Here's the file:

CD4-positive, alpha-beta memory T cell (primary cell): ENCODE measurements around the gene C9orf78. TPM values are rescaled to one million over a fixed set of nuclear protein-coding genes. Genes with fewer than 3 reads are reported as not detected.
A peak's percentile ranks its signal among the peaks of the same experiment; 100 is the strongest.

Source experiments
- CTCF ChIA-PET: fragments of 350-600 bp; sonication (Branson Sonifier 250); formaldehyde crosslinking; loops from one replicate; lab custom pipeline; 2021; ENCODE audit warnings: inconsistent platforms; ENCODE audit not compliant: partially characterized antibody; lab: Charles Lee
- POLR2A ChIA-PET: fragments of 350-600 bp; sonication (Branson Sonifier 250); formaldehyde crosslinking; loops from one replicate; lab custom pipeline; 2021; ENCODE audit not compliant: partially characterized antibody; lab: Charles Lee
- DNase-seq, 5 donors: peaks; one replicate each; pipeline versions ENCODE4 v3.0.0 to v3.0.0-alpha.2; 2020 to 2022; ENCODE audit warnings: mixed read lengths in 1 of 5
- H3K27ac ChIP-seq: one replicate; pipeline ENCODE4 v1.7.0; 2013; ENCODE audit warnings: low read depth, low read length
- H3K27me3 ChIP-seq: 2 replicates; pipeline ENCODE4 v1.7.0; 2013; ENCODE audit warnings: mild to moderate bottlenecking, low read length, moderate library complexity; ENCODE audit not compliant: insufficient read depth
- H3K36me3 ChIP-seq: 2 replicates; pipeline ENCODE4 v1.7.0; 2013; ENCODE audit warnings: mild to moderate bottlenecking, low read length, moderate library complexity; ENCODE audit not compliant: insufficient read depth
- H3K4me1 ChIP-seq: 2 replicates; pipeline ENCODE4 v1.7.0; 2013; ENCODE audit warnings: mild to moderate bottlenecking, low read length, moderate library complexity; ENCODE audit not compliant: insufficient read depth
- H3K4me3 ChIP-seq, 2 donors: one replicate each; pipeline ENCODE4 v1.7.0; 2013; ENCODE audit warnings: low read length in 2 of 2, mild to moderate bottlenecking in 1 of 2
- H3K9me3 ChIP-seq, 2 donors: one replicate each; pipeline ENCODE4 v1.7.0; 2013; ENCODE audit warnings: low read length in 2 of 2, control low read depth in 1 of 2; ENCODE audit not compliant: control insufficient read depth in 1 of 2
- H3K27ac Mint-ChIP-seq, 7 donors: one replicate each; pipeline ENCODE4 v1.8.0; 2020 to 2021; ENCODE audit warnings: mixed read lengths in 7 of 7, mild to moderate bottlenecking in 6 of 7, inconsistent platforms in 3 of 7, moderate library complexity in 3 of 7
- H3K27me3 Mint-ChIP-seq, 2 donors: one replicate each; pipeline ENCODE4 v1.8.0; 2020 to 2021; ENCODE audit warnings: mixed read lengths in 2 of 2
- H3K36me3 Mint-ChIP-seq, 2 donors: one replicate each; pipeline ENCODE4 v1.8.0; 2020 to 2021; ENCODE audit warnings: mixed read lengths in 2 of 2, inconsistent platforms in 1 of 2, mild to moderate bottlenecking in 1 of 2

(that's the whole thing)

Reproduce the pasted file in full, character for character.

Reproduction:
CD4-positive, alpha-beta memory T cell (primary cell): ENCODE measurements around the gene C9orf78. TPM values are rescaled to one million over a fixed set of nuclear protein-coding genes. Genes with fewer than 3 reads are reported as not detected.
A peak's percentile ranks its signal among the peaks of the same experiment; 100 is the strongest.

Source experiments
- CTCF ChIA-PET: fragments of 350-600 bp; sonication (Branson Sonifier 250); formaldehyde crosslinking; loops from one replicate; lab custom pipeline; 2021; ENCODE audit warnings: inconsistent platforms; ENCODE audit not compliant: partially characterized antibody; lab: Charles Lee
- POLR2A ChIA-PET: fragments of 350-600 bp; sonication (Branson Sonifier 250); formaldehyde crosslinking; loops from one replicate; lab custom pipeline; 2021; ENCODE audit not compliant: partially characterized antibody; lab: Charles Lee
- DNase-seq, 5 donors: peaks; one replicate each; pipeline versions ENCODE4 v3.0.0 to v3.0.0-alpha.2; 2020 to 2022; ENCODE audit warnings: mixed read lengths in 1 of 5
- H3K27ac ChIP-seq: one replicate; pipeline ENCODE4 v1.7.0; 2013; ENCODE audit warnings: low read depth, low read length
- H3K27me3 ChIP-seq: 2 replicates; pipeline ENCODE4 v1.7.0; 2013; ENCODE audit warnings: mild to moderate bottlenecking, low read length, moderate library complexity; ENCODE audit not compliant: insufficient read depth
- H3K36me3 ChIP-seq: 2 replicates; pipeline ENCODE4 v1.7.0; 2013; ENCODE audit warnings: mild to moderate bottlenecking, low read length, moderate library complexity; ENCODE audit not compliant: insufficient read depth
- H3K4me1 ChIP-seq: 2 replicates; pipeline ENCODE4 v1.7.0; 2013; ENCODE audit warnings: mild to moderate bottlenecking, low read length, moderate library complexity; ENCODE audit not compliant: insufficient read depth
- H3K4me3 ChIP-seq, 2 donors: one replicate each; pipeline ENCODE4 v1.7.0; 2013; ENCODE audit warnings: low read length in 2 of 2, mild to moderate bottlenecking in 1 of 2
- H3K9me3 ChIP-seq, 2 donors: one replicate each; pipeline ENCODE4 v1.7.0; 2013; ENCODE audit warnings: low read length in 2 of 2, control low read depth in 1 of 2; ENCODE audit not compliant: control insufficient read depth in 1 of 2
- H3K27ac Mint-ChIP-seq, 7 donors: one replicate each; pipeline ENCODE4 v1.8.0; 2020 to 2021; ENCODE audit warnings: mixed read lengths in 7 of 7, mild to moderate bottlenecking in 6 of 7, inconsistent platforms in 3 of 7, moderate library complexity in 3 of 7
- H3K27me3 Mint-ChIP-seq, 2 donors: one replicate each; pipeline ENCODE4 v1.8.0; 2020 to 2021; ENCODE audit warnings: mixed read lengths in 2 of 2
- H3K36me3 Mint-ChIP-seq, 2 donors: one replicate each; pipeline ENCODE4 v1.8.0; 2020 to 2021; ENCODE audit warnings: mixed read lengths in 2 of 2, inconsistent platforms in 1 of 2, mild to moderate bottlenecking in 1 of 2